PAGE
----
insessorial

in·ses·so·ri·al

 (ĭn′sĕ-sôr′ē-əl)
adj.
Perching or adapted for perching: insessorial claws.

[From New Latin Īnsessōrēs, the perchers (former order name), from Latin īnsessus, past participle of īnsidēre, to sit upon; see insidious.]
American Heritage® Dictionary of the English Language, Fifth Edition. Copyright © 2016 by Houghton Mifflin Harcourt Publishing Company. Published by Houghton Mifflin Harcourt Publishing Company. All rights reserved.

insessorial

(ˌɪnsɛˈsɔːrɪəl)
adj
1. (Zoology) (of feet or claws) adapted for perching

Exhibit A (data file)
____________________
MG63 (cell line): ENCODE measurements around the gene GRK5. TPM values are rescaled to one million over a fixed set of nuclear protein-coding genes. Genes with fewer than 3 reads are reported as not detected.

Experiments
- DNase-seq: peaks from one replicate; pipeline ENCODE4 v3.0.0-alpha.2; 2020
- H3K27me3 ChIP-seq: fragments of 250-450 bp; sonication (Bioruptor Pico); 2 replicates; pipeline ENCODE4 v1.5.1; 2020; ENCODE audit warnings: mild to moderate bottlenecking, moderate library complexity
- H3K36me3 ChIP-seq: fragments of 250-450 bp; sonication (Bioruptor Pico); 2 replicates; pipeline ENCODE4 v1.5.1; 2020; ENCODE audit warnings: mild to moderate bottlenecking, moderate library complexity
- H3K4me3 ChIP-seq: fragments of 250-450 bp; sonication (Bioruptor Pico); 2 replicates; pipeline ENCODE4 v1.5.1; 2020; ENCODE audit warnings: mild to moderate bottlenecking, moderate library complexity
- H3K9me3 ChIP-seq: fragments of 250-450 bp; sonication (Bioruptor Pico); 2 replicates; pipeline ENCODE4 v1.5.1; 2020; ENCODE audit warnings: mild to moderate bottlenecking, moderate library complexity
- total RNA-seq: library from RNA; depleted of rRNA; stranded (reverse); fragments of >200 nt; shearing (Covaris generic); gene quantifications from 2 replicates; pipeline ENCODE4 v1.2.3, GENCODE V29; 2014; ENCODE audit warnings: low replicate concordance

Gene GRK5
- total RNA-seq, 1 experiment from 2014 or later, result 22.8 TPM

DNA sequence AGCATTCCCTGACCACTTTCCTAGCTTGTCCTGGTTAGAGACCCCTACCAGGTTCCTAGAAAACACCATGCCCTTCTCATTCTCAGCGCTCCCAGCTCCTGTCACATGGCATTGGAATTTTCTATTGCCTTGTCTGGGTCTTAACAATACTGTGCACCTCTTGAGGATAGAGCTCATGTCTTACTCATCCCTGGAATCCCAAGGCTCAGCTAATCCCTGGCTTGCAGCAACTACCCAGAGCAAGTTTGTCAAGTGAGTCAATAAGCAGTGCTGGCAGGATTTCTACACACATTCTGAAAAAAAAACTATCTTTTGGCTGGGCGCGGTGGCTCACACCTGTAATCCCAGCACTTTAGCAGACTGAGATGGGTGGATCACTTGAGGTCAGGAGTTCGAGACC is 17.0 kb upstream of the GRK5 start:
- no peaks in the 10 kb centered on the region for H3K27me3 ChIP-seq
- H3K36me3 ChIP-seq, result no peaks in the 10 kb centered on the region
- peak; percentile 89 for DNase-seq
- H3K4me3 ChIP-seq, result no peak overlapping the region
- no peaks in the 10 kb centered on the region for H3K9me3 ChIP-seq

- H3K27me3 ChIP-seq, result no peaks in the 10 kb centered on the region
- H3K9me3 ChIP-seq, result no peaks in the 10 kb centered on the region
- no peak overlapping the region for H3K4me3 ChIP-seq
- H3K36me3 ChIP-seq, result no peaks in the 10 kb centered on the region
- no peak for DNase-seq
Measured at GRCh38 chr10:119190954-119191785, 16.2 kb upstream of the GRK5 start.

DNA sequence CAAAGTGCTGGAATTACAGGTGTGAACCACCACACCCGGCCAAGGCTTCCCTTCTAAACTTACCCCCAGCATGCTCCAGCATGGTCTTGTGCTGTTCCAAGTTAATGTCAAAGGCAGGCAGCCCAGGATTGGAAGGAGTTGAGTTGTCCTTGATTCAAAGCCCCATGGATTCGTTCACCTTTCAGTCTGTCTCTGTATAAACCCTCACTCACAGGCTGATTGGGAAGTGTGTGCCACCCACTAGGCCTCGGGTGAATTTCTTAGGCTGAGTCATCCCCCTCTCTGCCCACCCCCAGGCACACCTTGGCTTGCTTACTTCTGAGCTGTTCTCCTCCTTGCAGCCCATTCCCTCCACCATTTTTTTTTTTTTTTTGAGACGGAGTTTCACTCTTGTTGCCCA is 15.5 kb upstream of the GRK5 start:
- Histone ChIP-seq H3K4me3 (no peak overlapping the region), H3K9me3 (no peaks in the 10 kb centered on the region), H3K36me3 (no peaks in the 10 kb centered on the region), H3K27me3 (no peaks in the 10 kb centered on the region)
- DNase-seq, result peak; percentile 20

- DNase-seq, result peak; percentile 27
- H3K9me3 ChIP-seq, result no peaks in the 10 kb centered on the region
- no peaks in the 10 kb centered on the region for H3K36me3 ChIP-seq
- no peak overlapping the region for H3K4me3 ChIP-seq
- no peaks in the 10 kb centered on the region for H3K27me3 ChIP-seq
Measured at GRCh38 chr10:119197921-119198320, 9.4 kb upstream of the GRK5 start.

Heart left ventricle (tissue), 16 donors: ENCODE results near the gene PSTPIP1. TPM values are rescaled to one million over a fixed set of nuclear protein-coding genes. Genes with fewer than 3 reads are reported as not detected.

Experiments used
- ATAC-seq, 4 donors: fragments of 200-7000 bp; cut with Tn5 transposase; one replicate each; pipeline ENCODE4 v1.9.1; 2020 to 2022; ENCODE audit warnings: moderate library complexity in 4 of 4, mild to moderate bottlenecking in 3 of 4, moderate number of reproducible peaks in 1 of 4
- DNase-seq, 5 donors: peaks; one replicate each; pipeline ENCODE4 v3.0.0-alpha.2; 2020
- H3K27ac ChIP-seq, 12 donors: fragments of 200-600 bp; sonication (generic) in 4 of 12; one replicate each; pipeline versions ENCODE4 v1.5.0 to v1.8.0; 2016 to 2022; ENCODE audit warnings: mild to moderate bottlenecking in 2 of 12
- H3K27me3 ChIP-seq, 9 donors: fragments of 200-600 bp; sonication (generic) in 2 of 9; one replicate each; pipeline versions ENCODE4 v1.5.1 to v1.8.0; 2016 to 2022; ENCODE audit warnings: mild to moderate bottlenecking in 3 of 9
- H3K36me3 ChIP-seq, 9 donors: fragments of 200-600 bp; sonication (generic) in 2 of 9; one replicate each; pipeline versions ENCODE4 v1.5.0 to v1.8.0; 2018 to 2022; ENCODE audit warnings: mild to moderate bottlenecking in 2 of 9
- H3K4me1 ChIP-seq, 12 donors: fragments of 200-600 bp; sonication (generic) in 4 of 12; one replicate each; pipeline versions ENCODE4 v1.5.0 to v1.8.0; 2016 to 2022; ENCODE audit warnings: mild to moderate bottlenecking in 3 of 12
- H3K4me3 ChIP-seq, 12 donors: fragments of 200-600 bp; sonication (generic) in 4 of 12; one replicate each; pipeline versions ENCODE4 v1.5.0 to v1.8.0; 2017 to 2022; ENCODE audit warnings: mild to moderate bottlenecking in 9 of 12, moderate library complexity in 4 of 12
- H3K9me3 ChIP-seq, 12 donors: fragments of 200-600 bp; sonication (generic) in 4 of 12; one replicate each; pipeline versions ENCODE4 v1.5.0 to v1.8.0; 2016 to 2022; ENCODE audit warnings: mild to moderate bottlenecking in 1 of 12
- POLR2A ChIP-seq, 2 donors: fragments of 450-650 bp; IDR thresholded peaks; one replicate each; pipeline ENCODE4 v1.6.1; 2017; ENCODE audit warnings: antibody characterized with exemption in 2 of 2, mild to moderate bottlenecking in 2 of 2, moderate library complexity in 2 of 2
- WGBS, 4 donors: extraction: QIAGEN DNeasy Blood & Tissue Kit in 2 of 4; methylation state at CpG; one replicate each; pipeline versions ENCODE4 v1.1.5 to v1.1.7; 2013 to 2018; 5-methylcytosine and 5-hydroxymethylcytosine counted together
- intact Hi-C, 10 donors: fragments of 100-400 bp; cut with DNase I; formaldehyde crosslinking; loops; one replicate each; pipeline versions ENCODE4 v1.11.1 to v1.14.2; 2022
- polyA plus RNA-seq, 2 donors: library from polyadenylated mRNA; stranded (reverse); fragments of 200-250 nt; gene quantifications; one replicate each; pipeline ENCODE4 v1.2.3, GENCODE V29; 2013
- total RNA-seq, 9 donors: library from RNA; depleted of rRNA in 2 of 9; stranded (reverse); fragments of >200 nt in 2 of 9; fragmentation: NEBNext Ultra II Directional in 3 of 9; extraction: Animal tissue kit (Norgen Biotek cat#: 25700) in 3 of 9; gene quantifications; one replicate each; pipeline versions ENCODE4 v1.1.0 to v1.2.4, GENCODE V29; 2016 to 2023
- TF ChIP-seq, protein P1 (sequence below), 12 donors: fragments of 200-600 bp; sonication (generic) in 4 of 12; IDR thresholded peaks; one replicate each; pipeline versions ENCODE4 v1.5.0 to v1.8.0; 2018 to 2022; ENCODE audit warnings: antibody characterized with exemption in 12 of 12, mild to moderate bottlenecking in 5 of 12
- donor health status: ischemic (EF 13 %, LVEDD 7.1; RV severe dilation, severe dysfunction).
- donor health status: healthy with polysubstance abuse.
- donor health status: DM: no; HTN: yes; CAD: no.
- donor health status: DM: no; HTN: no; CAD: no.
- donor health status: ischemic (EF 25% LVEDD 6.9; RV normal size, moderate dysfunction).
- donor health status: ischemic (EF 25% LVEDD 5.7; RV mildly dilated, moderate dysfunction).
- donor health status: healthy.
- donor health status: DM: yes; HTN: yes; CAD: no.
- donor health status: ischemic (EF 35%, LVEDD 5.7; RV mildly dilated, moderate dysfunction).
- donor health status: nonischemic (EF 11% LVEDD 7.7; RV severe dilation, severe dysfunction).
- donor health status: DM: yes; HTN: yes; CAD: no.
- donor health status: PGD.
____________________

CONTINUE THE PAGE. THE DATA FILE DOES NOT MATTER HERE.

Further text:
2. (Zoology) (of birds) having insessorial feet
[C19: from New Latin Insessōrēs birds that perch, from Latin: perchers, from insidēre to sit upon, from sedēre to sit]
Collins English Dictionary – Complete and Unabridged, 12th Edition 2014 © HarperCollins Publishers 1991, 1994, 1998, 2000, 2003, 2006, 2007, 2009, 2011, 2014
References in periodicals archive ?
If a bird has insessorial feet, what is it adapted to do?
Specifically, volume 2 of "Go Up to the Hilltops" chronicles the years of the Russo-Japanese War (1905) and the subsequent turbulence in czarist Russia, World War I, and the concomitant prelude to Estonia's independence - all seen against the backdrop of the generational clash between Burnt Hill's insessorial old and autophagous young people.